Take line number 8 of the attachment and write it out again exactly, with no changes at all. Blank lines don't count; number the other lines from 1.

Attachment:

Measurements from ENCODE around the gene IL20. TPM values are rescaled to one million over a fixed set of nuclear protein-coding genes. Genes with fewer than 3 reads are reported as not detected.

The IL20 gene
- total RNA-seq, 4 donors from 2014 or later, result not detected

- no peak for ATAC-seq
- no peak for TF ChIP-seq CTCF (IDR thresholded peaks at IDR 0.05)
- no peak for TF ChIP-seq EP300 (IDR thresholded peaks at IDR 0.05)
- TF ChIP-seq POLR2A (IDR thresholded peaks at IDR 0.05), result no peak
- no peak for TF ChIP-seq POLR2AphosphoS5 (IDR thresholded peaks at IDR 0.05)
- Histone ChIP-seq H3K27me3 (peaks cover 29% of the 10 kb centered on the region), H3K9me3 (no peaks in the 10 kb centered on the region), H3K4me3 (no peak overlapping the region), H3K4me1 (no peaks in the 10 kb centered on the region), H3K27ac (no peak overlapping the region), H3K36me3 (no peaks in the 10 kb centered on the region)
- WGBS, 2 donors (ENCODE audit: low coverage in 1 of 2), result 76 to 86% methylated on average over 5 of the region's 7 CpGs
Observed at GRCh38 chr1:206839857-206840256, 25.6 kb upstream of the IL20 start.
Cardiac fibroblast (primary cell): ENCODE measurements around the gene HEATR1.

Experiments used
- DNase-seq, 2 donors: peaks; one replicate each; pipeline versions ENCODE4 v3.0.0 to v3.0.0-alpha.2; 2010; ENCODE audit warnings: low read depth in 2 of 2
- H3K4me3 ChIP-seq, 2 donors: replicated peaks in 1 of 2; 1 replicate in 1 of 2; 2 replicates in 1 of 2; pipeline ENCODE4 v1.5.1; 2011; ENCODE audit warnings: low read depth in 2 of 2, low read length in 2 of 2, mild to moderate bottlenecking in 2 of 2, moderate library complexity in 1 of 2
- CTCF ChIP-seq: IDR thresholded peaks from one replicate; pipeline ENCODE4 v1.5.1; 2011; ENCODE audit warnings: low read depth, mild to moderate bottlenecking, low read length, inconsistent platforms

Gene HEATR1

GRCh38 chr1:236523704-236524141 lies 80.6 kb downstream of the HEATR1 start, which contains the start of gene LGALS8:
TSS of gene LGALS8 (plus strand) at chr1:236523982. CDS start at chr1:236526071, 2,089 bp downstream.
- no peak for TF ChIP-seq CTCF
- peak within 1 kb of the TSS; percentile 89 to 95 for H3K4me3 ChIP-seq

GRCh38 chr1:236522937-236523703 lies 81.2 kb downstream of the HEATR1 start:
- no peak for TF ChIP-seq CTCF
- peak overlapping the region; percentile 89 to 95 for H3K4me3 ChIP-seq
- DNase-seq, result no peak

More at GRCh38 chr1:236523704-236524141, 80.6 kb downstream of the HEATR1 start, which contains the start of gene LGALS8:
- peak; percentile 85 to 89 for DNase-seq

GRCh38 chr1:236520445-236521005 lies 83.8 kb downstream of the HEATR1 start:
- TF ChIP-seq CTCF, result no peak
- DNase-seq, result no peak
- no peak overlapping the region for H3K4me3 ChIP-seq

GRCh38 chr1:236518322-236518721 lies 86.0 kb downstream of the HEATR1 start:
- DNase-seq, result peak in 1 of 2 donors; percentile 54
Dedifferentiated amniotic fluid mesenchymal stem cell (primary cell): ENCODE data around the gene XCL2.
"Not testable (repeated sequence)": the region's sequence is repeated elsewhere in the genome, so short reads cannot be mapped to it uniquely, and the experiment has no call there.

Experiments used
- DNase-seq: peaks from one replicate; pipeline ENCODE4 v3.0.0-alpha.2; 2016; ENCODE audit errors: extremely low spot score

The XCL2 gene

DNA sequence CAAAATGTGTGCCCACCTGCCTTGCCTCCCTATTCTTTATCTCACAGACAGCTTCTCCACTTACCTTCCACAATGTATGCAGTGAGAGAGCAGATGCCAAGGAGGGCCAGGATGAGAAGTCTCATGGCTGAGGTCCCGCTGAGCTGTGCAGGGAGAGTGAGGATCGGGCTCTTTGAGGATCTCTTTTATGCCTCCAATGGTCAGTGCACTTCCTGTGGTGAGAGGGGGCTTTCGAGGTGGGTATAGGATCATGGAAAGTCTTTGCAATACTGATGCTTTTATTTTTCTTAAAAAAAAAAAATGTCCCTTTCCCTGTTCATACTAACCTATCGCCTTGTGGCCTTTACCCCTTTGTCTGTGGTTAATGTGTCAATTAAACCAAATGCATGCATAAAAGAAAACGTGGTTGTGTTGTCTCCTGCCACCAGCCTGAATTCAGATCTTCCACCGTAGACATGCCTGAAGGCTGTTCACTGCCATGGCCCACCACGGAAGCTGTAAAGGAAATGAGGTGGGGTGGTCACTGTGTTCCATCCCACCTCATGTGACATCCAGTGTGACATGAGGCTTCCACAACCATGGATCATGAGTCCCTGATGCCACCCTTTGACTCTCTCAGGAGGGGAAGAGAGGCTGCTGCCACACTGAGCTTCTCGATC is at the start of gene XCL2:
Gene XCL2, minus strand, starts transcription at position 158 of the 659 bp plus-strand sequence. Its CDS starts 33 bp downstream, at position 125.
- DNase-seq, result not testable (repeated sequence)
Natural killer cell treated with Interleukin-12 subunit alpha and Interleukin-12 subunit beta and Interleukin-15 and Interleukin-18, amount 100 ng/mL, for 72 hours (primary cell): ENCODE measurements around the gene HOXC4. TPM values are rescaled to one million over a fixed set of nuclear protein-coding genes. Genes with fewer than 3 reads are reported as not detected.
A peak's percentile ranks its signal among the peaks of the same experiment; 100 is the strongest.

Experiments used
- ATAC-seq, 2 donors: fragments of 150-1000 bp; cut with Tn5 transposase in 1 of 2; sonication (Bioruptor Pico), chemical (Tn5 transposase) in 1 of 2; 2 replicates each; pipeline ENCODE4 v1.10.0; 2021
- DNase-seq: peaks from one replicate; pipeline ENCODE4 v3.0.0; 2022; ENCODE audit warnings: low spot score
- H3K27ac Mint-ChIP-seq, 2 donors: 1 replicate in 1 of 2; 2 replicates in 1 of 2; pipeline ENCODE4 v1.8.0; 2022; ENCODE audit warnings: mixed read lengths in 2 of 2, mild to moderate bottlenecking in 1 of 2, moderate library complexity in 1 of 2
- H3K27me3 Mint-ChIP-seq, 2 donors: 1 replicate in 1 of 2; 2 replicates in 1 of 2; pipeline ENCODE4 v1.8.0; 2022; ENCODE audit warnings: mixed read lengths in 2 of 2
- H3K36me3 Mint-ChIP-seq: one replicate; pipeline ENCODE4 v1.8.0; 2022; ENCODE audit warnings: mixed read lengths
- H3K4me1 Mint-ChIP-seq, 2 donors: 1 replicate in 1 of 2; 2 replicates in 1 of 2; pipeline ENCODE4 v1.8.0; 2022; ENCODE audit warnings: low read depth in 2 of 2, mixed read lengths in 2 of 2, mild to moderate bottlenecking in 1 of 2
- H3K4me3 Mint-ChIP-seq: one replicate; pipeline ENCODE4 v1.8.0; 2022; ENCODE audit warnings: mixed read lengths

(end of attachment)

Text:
- no peak for TF ChIP-seq POLR2AphosphoS5 (IDR thresholded peaks at IDR 0.05)